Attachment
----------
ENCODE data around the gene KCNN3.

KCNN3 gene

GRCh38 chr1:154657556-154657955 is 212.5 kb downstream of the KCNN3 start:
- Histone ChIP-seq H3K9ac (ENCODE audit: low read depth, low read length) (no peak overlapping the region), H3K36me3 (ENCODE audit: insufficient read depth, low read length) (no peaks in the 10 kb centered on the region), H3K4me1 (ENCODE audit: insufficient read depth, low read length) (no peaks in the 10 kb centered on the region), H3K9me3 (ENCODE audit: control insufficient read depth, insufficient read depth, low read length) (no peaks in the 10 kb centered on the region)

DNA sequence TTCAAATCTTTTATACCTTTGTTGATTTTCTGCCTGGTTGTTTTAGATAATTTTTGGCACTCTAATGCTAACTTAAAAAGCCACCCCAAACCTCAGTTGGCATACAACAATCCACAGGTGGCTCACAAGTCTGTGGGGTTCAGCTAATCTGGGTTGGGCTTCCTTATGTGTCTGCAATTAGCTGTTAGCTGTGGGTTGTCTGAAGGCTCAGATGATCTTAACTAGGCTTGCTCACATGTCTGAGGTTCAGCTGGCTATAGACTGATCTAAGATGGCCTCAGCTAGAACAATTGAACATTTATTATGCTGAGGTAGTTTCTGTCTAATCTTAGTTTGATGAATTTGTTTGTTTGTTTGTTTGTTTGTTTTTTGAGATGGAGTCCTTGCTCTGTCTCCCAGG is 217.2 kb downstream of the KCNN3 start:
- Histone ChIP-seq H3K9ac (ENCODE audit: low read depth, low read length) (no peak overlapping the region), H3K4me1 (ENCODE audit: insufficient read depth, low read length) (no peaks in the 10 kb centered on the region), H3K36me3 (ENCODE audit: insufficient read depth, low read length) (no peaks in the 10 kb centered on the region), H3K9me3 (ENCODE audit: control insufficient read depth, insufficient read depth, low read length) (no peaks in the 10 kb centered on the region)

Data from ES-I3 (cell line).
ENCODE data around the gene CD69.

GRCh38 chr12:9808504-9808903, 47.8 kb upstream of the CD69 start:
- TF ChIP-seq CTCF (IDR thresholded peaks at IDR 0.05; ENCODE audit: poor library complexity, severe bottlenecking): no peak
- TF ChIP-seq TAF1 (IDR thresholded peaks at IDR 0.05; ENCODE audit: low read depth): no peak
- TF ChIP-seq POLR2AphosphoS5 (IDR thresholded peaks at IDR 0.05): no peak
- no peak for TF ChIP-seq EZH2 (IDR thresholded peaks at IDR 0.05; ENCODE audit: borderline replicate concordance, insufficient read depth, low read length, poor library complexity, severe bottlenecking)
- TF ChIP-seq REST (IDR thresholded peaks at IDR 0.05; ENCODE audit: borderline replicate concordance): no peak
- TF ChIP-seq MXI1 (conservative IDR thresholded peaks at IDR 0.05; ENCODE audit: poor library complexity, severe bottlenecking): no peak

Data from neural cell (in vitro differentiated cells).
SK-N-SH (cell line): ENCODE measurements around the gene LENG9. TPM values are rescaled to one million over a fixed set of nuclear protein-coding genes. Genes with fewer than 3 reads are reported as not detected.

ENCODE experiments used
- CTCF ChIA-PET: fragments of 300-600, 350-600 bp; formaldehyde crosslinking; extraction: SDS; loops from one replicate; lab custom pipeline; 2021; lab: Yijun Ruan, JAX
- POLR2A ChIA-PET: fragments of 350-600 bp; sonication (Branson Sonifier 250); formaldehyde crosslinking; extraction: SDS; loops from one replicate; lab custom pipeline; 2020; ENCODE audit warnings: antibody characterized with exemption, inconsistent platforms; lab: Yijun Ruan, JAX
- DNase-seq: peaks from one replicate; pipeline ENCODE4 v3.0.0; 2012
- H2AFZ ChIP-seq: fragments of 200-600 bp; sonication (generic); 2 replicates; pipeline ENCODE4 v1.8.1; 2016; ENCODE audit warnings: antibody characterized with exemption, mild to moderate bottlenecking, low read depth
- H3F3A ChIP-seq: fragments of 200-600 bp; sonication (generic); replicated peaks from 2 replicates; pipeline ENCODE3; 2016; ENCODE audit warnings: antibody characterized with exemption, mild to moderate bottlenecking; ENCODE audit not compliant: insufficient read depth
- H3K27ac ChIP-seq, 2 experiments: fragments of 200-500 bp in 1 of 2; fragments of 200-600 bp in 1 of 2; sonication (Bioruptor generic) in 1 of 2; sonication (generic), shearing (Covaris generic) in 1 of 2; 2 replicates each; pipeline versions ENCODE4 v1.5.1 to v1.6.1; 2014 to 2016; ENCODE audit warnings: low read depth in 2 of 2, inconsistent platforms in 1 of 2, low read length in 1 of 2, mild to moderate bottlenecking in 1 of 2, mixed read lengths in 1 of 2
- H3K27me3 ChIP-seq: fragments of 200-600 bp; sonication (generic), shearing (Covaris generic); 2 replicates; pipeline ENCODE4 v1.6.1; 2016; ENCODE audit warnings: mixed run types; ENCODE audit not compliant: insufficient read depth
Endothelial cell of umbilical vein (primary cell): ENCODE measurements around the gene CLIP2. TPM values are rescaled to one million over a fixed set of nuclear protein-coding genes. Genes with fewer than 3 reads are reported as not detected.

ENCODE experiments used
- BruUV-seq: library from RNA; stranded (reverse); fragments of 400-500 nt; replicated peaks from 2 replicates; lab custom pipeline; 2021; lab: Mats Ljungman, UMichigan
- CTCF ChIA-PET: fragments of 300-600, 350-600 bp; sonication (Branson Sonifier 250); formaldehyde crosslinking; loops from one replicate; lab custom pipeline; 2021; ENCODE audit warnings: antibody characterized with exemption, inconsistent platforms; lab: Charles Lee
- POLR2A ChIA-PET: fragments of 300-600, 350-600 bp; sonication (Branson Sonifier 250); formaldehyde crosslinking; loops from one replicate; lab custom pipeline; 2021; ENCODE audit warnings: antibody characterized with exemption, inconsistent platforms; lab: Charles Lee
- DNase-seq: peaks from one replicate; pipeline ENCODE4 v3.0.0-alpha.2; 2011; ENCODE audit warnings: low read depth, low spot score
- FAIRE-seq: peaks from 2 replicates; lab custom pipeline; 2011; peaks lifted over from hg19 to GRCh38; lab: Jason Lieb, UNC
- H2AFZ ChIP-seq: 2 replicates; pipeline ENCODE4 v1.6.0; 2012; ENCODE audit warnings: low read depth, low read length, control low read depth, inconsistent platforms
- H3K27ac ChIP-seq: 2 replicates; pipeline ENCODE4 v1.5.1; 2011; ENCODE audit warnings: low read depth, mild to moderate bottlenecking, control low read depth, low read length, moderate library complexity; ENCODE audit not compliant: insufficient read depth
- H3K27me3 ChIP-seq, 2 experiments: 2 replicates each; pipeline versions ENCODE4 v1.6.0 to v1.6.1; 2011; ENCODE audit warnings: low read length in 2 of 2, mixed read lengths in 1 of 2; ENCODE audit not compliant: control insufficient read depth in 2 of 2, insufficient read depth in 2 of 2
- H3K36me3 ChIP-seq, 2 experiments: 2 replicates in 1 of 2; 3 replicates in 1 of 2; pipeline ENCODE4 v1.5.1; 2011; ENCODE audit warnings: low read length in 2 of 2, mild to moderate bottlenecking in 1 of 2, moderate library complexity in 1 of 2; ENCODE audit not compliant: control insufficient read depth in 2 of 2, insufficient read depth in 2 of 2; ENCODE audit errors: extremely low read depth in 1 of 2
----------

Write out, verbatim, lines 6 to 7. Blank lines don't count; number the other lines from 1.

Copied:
- Histone ChIP-seq H3K9ac (ENCODE audit: low read depth, low read length) (no peak overlapping the region), H3K4me1 (ENCODE audit: insufficient read depth, low read length) (no peaks in the 10 kb centered on the region), H3K36me3 (ENCODE audit: insufficient read depth, low read length) (no peaks in the 10 kb centered on the region), H3K9me3 (ENCODE audit: control insufficient read depth, insufficient read depth, low read length) (no peaks in the 10 kb centered on the region)

Data from ES-I3 (cell line).